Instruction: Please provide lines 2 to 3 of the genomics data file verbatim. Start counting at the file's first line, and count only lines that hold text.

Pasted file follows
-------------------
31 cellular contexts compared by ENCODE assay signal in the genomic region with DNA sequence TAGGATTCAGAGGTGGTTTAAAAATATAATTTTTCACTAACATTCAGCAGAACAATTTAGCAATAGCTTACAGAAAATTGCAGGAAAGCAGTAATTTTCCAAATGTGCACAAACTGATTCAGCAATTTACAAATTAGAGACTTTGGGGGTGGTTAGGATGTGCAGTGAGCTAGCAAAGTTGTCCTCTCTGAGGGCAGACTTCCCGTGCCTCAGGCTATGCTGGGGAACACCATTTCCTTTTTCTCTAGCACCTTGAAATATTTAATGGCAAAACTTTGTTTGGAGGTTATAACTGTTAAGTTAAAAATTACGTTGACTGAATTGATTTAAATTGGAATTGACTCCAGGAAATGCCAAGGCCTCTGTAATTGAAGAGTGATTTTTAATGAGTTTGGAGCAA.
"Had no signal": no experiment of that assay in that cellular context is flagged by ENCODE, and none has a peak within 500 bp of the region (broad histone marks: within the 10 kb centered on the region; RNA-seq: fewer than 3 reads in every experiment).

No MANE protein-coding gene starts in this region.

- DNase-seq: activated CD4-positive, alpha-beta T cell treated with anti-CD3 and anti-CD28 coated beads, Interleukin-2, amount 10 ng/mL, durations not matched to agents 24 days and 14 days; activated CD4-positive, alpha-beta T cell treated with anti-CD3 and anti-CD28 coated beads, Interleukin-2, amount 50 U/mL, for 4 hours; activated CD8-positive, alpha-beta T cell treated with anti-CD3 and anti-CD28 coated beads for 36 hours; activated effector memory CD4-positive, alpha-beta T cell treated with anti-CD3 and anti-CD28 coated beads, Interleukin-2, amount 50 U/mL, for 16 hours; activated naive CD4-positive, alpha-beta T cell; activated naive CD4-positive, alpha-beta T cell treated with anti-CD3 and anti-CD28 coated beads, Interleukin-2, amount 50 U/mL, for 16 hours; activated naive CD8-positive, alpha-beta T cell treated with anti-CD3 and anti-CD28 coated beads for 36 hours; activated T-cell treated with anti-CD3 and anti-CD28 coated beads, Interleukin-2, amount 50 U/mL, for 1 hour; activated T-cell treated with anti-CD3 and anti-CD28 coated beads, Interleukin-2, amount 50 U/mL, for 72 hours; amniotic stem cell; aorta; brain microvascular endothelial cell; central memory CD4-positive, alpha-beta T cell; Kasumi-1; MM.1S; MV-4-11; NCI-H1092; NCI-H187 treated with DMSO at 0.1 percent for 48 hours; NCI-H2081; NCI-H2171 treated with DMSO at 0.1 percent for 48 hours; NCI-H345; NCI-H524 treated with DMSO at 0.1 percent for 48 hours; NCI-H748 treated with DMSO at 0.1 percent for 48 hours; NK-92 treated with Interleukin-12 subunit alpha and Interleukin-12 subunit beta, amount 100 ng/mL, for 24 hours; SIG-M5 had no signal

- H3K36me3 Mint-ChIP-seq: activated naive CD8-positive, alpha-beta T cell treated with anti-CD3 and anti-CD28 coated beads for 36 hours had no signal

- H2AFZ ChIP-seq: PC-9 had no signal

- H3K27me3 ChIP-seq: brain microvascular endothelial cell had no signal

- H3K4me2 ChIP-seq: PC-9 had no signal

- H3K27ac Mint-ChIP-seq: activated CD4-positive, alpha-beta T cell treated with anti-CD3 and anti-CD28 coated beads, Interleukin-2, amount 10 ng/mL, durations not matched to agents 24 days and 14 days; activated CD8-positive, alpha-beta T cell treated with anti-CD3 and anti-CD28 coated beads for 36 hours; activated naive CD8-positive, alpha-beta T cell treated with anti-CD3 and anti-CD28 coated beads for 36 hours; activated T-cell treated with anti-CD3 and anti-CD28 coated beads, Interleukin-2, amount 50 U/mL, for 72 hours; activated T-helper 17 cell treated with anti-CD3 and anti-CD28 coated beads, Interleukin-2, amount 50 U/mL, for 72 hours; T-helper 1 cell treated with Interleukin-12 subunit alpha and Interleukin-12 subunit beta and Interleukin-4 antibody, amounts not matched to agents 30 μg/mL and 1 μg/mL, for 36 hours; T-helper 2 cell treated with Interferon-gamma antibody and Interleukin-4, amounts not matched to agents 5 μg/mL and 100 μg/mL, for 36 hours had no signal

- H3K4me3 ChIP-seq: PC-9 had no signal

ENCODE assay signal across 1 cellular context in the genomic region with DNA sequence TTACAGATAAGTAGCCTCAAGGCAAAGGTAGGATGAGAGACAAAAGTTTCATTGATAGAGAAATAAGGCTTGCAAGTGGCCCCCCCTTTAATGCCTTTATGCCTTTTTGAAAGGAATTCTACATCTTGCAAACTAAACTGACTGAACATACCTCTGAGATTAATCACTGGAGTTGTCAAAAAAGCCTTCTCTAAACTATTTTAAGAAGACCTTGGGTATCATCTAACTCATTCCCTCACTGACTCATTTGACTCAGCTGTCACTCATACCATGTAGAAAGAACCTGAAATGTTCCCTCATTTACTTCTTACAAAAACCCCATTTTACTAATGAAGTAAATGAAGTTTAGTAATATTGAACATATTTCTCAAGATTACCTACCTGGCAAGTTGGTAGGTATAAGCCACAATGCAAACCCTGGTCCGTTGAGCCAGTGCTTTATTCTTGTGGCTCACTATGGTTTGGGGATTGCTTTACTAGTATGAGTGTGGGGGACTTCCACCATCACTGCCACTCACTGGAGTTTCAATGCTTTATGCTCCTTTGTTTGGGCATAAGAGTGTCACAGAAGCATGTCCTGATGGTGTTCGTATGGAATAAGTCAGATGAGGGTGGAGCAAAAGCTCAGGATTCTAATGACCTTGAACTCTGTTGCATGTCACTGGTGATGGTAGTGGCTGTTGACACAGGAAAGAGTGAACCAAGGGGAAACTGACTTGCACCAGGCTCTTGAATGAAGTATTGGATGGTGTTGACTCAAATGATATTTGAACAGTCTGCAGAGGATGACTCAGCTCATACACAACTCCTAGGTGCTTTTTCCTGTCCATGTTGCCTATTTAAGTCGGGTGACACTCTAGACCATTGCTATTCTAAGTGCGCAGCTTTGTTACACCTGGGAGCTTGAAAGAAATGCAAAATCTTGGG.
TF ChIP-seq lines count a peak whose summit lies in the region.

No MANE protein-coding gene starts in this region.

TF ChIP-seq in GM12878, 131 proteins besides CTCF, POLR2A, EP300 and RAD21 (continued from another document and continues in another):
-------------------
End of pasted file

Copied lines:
"Had no signal": no experiment of that assay in that cellular context is flagged by ENCODE, and none has a peak within 500 bp of the region (broad histone marks: within the 10 kb centered on the region; RNA-seq: fewer than 3 reads in every experiment).

No MANE protein-coding gene starts in this region.